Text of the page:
August 22, 2013

Do you like this?

When I was approached by Trey Cook from Cook Box Productions to create a film based on my Luke Banderloft book series, "Luke Banderloft and the McFarven Pirates," I had no clue what to expect. I wasn’t aware of many local filmmakers in Chattanooga. I figured we would have to search Atlanta or Nashville for cast and crew. Don’t get me wrong—I knew that actors lived here in town and people were making films, but I had no idea of the depth of talent that surrounded me.

The casting call brought out dozens of talented actors looking for a part in the project. I was shocked how many of them were from Chattanooga. The cast and crew were both assembled from local talent, all of them eager for a project close to home.

This project was especially appealing because it was a departure from local commercials and film projects connected to our tourist industries. In a town the size of Chattanooga, no actor can afford to be picky about the type of work they audition for. This project was something different—something  new to the Chattanooga film scene.

Big-budget movies such as “42” and “Water for Elephants” had recently filmed in the area, and created a buzz around the city’s film industry. These mainstream films create headlines in the local news, hyping the film industry’s interest in Chattanooga, but that interest faded as those films came and went from the city and the box office.

I agree with the headlines. I think Chattanooga’s potential is limitless when it comes providing locations for movies, but I, for one, am not waiting for Hollywood to make that happen. We have talented actors and crew. We have plenty of filmmakers working on projects that should capture the attention of our city. What Chattanooga’s blossoming film scene needs is the spirit of the buy-local pro-Chattanooga citizen who wants to support local art. We need a few people to skip the neighborhood Red Box and see what is out there in their backyards.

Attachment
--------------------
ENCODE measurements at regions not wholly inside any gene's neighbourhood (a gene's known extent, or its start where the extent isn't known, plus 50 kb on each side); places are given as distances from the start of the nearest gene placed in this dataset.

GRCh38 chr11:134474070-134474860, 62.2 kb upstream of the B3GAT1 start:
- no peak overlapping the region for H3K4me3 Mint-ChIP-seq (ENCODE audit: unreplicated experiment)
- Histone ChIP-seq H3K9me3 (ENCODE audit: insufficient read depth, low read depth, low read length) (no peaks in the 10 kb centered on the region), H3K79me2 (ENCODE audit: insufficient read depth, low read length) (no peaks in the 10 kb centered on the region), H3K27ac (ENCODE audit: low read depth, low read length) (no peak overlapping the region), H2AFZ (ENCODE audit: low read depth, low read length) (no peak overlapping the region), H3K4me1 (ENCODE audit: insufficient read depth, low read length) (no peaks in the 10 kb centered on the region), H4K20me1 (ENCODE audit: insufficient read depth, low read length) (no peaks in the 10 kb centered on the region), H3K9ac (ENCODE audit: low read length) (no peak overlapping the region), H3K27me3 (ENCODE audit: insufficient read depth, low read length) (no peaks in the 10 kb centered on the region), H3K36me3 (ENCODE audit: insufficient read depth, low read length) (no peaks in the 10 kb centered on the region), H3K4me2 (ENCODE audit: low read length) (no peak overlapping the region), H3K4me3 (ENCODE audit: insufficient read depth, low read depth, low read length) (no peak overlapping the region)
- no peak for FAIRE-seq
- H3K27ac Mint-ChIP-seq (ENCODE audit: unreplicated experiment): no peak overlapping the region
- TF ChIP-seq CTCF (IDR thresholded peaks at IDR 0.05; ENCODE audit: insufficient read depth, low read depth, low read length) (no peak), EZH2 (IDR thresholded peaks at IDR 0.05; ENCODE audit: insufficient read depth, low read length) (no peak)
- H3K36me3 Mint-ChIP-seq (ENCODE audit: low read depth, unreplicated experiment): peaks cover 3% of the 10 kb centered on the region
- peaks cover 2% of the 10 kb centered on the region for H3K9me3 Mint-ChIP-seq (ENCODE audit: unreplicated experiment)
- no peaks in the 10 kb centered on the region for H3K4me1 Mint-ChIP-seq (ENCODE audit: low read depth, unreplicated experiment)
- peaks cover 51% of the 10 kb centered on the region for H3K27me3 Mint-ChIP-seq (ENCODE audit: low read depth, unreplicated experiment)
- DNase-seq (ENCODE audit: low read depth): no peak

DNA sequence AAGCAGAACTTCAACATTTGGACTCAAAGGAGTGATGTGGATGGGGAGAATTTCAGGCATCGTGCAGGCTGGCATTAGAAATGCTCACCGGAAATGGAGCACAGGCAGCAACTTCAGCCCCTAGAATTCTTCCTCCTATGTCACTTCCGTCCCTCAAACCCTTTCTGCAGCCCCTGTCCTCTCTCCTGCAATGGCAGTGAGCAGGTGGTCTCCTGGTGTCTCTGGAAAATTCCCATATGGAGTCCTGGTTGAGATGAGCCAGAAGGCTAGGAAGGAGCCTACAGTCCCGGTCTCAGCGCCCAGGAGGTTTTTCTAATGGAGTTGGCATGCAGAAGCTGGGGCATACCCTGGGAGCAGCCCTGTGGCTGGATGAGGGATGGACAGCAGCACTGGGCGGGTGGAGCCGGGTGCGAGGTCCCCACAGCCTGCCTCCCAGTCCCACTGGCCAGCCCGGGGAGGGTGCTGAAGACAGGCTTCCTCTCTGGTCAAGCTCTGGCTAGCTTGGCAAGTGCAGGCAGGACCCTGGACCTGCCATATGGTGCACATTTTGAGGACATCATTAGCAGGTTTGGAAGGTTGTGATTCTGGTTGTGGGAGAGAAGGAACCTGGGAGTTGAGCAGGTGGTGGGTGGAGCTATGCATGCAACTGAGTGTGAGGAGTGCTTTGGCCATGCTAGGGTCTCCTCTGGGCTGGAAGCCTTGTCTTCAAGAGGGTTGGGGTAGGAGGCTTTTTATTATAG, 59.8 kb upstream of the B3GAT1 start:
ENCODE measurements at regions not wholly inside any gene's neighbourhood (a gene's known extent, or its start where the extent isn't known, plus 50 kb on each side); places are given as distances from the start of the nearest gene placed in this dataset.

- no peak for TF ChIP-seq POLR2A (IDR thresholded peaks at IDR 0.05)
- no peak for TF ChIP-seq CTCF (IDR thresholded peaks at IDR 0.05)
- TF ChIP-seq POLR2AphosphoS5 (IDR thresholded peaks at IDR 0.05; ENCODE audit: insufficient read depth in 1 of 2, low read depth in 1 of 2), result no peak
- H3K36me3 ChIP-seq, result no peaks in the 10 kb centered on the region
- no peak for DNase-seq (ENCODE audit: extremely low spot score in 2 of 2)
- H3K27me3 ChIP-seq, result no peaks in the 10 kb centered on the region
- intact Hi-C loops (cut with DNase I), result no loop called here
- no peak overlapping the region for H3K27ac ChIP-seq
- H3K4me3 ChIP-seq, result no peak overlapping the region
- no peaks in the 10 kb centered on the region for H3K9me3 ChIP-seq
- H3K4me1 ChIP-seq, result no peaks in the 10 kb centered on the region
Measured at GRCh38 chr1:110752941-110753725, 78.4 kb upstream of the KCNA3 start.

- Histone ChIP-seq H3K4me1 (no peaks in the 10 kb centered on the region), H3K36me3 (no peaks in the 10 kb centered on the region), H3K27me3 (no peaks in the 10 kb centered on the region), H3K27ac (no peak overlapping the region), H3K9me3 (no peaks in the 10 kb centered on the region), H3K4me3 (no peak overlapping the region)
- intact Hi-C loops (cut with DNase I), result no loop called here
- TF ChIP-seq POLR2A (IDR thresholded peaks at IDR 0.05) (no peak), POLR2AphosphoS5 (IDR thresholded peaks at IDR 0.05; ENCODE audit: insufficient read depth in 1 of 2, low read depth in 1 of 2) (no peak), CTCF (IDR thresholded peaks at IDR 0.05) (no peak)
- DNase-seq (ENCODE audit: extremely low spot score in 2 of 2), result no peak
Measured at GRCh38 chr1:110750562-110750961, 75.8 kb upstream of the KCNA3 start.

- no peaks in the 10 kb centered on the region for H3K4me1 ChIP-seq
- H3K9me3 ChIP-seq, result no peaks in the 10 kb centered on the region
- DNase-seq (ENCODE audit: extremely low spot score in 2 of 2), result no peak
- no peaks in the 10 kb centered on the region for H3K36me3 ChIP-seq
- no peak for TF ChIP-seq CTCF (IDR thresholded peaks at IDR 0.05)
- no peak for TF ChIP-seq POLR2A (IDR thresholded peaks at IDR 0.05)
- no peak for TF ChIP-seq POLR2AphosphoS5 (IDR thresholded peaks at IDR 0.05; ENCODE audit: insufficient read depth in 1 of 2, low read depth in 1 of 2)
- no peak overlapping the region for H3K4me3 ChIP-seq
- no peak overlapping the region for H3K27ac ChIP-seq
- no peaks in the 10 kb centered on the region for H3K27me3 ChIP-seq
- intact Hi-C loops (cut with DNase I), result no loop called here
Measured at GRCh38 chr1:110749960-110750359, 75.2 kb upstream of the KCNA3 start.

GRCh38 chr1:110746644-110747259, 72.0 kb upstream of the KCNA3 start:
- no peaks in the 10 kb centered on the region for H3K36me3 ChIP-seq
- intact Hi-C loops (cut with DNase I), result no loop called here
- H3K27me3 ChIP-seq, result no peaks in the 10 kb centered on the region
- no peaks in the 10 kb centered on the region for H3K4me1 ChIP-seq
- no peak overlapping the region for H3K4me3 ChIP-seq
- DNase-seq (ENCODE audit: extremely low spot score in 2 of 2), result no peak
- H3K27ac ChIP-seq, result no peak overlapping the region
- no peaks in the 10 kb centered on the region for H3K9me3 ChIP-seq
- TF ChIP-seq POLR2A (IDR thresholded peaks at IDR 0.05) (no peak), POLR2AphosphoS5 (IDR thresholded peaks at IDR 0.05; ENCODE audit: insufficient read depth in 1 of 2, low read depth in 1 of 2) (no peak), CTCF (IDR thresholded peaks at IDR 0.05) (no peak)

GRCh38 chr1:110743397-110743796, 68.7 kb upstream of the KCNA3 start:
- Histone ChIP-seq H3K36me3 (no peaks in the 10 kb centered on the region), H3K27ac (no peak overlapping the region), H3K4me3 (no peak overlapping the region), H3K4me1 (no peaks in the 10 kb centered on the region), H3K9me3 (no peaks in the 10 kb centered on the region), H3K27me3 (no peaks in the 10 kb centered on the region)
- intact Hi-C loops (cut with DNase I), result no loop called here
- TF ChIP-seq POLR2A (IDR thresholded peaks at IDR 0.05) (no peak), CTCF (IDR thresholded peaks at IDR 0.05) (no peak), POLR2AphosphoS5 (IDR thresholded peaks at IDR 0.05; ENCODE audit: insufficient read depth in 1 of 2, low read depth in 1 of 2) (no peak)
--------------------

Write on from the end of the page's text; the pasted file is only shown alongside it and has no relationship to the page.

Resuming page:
When John Summerour, one of the filmmakers on “Sahkanaga,” a story about the crematorium scandal that took place right next to Chattanooga, brought his film to town, I went to the theatre to check it out. I sat and watched a great film, starring local and regional actors and created by many local crew members—but I was watching it with less than a dozen fellow moviegoers. “42” was much better received by the city. To some degree, this is understandable. A big-budget Hollywood movie  puts a lot of money towards marketing that John’s couldn’t, but that doesn’t alter my disappointment. It doesn’t change the fact that many local moviegoers missed a great film that they should have supported.

The film industry in Chattanooga is growing and getting stronger, but it will be limited by the attention span of its citizens. Until the people of Chattanooga invest in local talent and give our own artists some much-deserved attention, our fledgling  film community will continue to be at the fickle mercy of Hollywood producers.

But there’s a bright note that I hold onto. I was working on the set of “The Daily Show with Jon Stewart” when they shot here in Chattanooga, where I met actor Tim Shields, and was encouraged by something he told me. Several regionally hired crew and actors mentioned that they had left Chattanooga for Atlanta or Nashville in search of more work. Shields said he was from Chattanooga and recommended that they stick it out here. He had faith that Chattanooga was going to break away from being a location Hollywood would misuse for Ironman’s Internet. He felt the vision of our future was bright, and said he could feel that more work for our talent was coming. I hope he is correct. I hope the people of Chattanooga reach out and find what is being filmed in their backyards.

I have faith in this future as well. Chattanooga’s film industry is growing stronger. If I didn’t believe in our local talents, I would not have put my heart and soul, the Luke Banderloft book series, into its hands. Amazing actors and filmmakers are waiting for Chattanoogans to turn an eye to their work. If they do, I have faith that Cook Box Productions and many others will surprise them with the quality and originality of  what we are putting out. It is always easy to pick up a New York Times bestseller or hit OnDemand—but true Chattanoogans should consider checking out something local.

To see teaser/trailer or find more information about the film mentioned in this article, visit the Luke Banderloft channel on YouTube.


August 22, 2013

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